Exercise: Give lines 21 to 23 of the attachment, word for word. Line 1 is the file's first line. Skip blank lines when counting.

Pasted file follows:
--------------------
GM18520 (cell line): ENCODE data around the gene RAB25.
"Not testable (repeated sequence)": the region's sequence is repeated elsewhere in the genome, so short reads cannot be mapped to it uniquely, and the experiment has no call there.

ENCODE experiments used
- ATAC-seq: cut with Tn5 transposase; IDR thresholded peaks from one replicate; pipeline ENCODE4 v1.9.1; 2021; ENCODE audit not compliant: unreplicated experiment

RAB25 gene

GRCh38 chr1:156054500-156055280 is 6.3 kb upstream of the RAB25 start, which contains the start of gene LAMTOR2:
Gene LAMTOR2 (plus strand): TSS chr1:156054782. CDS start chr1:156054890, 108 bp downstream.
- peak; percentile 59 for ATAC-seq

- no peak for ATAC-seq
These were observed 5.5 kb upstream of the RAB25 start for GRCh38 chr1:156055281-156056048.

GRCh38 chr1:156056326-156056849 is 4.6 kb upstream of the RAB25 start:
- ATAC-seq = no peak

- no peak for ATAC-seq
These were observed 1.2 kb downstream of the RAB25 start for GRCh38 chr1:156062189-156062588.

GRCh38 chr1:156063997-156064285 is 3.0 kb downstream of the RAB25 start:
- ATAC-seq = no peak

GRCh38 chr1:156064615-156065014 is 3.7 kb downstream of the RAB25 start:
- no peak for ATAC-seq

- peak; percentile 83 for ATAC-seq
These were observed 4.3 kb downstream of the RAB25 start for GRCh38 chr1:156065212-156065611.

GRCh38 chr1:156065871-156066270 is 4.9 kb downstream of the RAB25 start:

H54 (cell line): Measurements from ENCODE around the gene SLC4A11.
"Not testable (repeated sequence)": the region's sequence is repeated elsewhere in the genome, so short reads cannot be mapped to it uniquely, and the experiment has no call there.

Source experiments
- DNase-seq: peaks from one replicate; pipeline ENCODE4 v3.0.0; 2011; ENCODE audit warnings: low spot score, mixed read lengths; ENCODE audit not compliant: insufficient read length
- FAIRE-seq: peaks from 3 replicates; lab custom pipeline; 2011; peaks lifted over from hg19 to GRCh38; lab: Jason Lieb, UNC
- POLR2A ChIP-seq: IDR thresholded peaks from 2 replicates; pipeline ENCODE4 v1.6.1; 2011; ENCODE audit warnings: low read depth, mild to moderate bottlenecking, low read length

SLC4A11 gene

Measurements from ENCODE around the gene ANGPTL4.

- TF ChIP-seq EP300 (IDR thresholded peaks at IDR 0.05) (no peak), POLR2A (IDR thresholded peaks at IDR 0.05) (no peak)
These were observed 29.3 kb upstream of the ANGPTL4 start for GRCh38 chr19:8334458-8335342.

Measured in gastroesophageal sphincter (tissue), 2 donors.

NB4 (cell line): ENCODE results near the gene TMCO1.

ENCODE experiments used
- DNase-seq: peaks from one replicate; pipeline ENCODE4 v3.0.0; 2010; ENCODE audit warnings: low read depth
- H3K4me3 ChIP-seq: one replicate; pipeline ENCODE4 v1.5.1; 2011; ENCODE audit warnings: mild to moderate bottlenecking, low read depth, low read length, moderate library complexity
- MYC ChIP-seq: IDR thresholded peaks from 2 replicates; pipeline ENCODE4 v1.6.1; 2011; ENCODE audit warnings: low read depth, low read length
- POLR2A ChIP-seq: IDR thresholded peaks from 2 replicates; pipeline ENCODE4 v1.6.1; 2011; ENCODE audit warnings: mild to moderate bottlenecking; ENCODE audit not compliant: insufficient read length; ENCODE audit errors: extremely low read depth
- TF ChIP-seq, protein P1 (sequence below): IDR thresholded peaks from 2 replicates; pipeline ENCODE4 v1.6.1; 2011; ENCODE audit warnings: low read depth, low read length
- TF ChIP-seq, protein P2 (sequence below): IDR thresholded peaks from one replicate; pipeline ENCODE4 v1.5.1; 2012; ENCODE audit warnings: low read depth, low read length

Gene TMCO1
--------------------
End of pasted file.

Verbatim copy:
GRCh38 chr1:156065871-156066270 is 4.9 kb downstream of the RAB25 start:

H54 (cell line): Measurements from ENCODE around the gene SLC4A11.
"Not testable (repeated sequence)": the region's sequence is repeated elsewhere in the genome, so short reads cannot be mapped to it uniquely, and the experiment has no call there.